Impact has many faces
Microsoft is committed to helping close the opportunity gap for young people. Learning digital skills allows youth to create, innovate, and thrive not only in STEM careers but also across all sectors. We work with nonprofits, educators, governments, and businesses to increase economic opportunity for underserved youth around the world.
When we act at the local, state, federal and global levels to promote access to computer science education for all young people, amazing things happen.
200,000 teachers trained
In addition to teaching millions of youth digital skills and computer science, Microsoft YouthSpark grantees have trained more than 200,000 teachers who will go on to teach computer science around the world.
Bringing access to underserved communities
Fifty percent of the youth served globally through Microsoft YouthSpark partner-funded programs are female, and 80 percent are from underserved communities.
Improving CS perceptions
According to the Hour of Code Impact Study, tens of millions of young people globally have participated in an Hour of Code, significantly improving their attitudes towards and self-efficacy with computer science.
Increasing access to CS courses
The Code.org Advocacy Coalition has reported that thirty-five US states now allow students to count computer science as a required science course, up from 11 in 2013.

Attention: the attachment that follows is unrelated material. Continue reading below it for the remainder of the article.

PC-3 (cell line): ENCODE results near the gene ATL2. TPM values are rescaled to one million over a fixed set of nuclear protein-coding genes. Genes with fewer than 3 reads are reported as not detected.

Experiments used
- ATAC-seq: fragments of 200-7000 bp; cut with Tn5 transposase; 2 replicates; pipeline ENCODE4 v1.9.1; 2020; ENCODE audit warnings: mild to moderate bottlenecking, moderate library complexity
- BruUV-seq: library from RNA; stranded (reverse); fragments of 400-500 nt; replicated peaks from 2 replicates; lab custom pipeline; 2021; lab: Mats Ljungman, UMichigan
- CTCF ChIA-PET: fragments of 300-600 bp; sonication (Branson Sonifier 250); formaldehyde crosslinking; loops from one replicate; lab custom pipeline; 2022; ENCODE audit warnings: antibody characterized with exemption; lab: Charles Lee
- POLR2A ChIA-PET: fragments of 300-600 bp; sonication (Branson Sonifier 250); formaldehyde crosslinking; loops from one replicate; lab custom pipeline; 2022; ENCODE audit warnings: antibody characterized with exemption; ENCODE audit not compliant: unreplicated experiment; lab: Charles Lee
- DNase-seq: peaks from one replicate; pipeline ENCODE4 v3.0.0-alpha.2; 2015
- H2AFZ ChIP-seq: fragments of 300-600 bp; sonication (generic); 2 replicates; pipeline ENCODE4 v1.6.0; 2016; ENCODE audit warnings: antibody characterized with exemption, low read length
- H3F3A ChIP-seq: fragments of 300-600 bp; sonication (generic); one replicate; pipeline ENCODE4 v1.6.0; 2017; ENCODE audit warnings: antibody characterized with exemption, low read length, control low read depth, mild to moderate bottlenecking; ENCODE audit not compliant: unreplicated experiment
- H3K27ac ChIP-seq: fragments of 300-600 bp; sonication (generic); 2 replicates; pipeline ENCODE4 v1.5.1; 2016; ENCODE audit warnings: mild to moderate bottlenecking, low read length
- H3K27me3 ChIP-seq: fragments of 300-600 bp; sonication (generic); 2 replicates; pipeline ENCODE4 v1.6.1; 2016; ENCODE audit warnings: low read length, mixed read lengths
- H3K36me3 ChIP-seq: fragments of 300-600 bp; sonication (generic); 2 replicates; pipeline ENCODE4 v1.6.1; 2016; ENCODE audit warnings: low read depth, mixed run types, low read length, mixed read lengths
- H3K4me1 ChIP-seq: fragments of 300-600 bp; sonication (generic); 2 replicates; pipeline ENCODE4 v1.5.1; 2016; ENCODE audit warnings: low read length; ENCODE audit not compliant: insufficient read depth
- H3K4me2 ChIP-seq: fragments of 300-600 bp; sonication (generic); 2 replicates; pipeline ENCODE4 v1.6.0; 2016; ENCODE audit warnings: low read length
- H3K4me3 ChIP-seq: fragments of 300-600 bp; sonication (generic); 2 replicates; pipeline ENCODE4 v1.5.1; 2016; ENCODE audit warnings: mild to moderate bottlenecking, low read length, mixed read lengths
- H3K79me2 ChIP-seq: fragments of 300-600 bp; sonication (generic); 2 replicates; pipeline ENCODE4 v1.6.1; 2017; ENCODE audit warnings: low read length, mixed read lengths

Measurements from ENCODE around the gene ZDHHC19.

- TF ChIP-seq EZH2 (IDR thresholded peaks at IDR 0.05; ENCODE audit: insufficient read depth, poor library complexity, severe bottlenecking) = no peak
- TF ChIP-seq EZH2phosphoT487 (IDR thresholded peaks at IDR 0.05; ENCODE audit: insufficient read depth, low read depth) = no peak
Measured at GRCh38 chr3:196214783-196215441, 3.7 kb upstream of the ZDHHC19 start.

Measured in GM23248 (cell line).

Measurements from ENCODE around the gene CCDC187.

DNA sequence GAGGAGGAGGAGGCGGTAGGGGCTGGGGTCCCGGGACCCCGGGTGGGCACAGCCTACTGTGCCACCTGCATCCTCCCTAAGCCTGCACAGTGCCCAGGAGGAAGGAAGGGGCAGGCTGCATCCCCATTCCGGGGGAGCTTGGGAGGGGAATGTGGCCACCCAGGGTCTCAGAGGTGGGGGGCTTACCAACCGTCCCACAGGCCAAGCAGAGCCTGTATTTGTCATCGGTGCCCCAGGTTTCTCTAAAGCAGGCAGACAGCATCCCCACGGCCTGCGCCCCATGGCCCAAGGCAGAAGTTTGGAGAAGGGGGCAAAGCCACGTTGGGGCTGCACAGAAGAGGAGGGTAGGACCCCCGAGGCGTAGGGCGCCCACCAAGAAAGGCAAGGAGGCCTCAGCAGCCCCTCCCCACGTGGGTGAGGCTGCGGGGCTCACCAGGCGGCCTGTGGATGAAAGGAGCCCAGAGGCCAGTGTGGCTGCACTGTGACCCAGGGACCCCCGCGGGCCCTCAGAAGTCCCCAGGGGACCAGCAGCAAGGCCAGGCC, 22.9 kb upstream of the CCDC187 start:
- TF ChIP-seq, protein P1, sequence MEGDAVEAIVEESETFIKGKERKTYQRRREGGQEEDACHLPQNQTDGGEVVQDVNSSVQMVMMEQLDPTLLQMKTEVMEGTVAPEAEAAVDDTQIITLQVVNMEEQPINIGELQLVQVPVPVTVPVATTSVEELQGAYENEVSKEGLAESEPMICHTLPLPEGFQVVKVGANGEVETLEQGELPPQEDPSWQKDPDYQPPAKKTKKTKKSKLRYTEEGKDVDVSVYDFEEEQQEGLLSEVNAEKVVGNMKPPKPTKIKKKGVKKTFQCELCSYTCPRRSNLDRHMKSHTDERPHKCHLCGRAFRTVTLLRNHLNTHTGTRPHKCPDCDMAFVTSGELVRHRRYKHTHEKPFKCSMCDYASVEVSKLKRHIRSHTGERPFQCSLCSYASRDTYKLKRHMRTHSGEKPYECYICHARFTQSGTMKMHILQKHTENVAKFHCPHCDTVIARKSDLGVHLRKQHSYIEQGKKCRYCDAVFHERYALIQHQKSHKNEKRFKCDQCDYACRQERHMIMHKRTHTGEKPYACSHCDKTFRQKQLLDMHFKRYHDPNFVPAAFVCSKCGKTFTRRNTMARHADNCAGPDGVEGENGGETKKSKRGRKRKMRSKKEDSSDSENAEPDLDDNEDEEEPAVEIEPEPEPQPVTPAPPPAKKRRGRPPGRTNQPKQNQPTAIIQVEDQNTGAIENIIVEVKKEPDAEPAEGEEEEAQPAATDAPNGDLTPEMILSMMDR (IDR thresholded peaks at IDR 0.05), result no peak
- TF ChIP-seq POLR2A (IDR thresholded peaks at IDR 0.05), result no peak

Increasing female student participation
According to AP exam data from College Board, there was a 135 percent increase in the number of female students taking Advanced Placement (AP) Computer Science exams since 2016. A College Board research report also found that women who try AP Computer Science in high school are 10x more likely to major in it in college.
Increasing minority representation
The College Board reported a 170 percent increase in the number of underrepresented minorities taking AP Computer Science exams since 2016. Their research reported that Black and Hispanic students who try AP computer science in high school are 7x more likely to major in it in college.
More students in more states
Over 12,000 students in 350 high schools across 29 states plus the District of Columbia now have access to AP Computer Science courses thanks to computer science professionals who volunteer with TEALS.